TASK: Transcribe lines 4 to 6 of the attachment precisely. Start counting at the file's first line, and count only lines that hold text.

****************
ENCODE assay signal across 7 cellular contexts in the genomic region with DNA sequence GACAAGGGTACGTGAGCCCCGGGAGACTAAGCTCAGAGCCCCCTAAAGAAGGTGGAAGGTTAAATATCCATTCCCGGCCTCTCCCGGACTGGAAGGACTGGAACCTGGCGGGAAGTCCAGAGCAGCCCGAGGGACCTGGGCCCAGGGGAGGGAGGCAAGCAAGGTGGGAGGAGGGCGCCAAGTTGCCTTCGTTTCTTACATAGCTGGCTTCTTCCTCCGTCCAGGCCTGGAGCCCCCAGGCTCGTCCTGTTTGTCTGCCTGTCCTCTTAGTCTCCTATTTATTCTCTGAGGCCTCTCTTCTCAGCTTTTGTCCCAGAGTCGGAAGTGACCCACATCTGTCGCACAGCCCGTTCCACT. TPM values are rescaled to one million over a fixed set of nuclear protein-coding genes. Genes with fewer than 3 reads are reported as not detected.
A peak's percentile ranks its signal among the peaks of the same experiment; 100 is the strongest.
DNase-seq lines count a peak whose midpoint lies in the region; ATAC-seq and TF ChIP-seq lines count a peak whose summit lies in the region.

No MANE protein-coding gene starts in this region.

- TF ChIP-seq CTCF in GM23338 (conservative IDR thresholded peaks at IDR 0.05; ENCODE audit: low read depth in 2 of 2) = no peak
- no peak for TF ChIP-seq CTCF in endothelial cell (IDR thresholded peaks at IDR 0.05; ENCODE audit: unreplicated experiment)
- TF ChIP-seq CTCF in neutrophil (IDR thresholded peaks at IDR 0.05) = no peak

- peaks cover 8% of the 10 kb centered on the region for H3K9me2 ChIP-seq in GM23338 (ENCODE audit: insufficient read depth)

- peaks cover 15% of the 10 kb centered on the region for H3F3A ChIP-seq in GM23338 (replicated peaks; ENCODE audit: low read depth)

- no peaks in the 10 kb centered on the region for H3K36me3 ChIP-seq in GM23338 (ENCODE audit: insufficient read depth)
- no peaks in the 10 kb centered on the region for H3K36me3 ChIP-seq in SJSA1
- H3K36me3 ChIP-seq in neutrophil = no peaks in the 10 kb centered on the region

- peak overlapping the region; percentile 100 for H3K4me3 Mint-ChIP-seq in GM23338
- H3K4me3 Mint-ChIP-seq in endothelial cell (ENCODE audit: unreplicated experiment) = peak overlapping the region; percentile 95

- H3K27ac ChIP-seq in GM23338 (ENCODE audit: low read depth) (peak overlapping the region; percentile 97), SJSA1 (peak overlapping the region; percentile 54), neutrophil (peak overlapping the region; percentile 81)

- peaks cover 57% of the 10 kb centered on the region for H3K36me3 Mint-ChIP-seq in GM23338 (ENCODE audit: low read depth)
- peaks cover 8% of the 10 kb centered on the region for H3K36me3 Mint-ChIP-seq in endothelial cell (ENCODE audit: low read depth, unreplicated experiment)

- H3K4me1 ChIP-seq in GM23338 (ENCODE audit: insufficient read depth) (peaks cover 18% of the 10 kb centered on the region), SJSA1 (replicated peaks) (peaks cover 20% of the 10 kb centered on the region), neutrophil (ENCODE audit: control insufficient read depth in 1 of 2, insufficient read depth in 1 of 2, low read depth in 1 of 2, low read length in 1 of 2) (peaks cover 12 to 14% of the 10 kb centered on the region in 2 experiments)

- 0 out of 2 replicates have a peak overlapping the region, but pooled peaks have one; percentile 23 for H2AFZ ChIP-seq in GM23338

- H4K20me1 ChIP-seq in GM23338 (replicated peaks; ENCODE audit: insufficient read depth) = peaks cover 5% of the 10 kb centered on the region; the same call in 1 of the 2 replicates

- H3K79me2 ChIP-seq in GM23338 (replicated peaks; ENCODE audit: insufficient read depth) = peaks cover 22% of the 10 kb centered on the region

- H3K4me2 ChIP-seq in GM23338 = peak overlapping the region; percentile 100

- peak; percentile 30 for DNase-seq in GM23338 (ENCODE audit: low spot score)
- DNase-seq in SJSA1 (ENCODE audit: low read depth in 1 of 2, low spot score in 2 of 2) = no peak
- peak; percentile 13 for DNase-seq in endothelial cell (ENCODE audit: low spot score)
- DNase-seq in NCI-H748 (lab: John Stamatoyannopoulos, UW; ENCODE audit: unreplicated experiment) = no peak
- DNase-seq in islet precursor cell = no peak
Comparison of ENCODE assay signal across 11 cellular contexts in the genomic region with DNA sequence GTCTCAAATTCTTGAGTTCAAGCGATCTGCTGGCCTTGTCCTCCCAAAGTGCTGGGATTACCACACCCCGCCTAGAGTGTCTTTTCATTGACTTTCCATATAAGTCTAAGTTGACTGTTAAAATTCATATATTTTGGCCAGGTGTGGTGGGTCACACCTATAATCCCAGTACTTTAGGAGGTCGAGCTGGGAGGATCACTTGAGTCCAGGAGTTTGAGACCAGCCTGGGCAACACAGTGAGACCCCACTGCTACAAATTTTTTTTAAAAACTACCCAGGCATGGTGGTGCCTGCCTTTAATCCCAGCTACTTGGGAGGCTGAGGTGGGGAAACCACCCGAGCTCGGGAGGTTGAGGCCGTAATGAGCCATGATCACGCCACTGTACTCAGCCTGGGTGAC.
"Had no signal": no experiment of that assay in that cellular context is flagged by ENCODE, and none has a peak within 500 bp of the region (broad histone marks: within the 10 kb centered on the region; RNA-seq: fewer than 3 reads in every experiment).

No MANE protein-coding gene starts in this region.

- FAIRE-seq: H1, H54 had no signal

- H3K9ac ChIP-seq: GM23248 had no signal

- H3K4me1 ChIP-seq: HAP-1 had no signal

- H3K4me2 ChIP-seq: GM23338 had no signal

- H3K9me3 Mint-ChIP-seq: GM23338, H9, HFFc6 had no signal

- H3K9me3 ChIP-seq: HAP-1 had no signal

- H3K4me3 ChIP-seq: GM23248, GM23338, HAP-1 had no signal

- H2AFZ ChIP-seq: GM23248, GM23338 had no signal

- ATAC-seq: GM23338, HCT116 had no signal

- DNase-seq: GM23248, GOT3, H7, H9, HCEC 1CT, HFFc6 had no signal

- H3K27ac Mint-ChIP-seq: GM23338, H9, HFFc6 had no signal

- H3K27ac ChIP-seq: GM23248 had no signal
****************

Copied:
No MANE protein-coding gene starts in this region.

- TF ChIP-seq CTCF in GM23338 (conservative IDR thresholded peaks at IDR 0.05; ENCODE audit: low read depth in 2 of 2) = no peak
- no peak for TF ChIP-seq CTCF in endothelial cell (IDR thresholded peaks at IDR 0.05; ENCODE audit: unreplicated experiment)